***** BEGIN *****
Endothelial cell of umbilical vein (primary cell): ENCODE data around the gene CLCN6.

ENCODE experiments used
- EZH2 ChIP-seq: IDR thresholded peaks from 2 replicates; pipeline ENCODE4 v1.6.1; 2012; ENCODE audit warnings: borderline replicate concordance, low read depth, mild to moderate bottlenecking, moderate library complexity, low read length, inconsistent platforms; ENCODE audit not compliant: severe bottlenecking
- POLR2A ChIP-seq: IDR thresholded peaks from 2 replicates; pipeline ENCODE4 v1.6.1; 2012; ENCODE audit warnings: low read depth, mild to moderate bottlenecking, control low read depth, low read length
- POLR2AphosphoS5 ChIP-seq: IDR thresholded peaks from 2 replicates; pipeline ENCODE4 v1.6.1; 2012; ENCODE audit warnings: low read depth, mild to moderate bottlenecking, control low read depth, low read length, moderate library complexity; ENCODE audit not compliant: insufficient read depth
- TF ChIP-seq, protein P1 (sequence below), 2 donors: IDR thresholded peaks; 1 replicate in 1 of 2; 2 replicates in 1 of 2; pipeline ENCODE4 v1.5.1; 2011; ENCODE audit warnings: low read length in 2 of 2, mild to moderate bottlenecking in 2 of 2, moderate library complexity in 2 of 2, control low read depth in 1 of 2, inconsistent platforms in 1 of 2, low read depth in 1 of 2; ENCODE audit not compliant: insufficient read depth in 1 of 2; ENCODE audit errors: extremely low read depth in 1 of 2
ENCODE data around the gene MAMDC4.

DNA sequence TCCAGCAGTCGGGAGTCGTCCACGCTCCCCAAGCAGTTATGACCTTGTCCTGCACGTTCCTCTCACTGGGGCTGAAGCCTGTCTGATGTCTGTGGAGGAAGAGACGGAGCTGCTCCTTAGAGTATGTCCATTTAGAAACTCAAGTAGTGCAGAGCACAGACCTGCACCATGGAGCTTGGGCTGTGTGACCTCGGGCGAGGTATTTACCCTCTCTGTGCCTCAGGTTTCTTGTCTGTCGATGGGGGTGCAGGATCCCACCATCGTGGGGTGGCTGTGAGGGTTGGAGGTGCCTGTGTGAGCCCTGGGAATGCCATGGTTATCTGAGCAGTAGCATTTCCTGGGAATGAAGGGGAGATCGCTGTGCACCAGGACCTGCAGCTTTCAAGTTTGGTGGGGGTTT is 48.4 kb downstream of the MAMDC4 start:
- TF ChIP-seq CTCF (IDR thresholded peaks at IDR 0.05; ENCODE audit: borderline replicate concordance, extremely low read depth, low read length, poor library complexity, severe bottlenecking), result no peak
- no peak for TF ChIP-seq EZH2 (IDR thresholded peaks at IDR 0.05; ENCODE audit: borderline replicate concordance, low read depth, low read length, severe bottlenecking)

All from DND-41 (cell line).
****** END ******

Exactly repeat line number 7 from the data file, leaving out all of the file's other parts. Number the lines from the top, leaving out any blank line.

ENCODE data around the gene MAMDC4.